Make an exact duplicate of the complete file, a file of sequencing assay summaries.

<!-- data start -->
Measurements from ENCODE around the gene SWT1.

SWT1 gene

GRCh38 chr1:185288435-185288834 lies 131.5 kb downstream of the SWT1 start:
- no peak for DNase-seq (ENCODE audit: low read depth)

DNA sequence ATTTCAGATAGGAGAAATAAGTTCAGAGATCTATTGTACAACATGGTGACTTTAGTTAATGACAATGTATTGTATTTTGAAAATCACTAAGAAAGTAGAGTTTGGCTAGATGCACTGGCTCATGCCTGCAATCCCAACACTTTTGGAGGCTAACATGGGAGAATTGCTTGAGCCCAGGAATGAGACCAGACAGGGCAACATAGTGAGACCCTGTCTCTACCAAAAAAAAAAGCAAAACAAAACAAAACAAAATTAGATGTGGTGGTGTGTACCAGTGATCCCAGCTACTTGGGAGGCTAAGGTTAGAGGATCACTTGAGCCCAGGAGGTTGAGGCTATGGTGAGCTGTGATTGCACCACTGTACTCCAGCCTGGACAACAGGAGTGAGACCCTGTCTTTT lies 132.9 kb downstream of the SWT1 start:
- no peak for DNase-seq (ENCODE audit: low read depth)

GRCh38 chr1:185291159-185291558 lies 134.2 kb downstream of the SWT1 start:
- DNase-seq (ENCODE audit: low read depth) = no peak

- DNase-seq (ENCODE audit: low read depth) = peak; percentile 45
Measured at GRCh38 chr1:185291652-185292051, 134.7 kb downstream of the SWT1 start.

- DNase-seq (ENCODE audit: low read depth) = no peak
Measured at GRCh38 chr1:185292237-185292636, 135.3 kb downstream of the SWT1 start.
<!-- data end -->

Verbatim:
Measurements from ENCODE around the gene SWT1.

SWT1 gene

GRCh38 chr1:185288435-185288834 lies 131.5 kb downstream of the SWT1 start:
- no peak for DNase-seq (ENCODE audit: low read depth)

DNA sequence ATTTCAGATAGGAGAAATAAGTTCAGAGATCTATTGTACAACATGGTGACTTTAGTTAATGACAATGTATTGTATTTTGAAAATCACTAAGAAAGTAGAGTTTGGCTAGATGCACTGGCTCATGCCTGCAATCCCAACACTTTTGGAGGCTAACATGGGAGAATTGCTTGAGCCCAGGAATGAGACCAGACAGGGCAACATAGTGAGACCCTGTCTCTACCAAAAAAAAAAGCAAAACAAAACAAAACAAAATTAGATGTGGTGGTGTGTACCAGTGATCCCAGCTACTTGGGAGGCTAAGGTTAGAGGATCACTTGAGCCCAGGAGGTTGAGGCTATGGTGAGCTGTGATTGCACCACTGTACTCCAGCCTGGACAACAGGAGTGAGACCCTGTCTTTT lies 132.9 kb downstream of the SWT1 start:
- no peak for DNase-seq (ENCODE audit: low read depth)

GRCh38 chr1:185291159-185291558 lies 134.2 kb downstream of the SWT1 start:
- DNase-seq (ENCODE audit: low read depth) = no peak

- DNase-seq (ENCODE audit: low read depth) = peak; percentile 45
Measured at GRCh38 chr1:185291652-185292051, 134.7 kb downstream of the SWT1 start.

- DNase-seq (ENCODE audit: low read depth) = no peak
Measured at GRCh38 chr1:185292237-185292636, 135.3 kb downstream of the SWT1 start.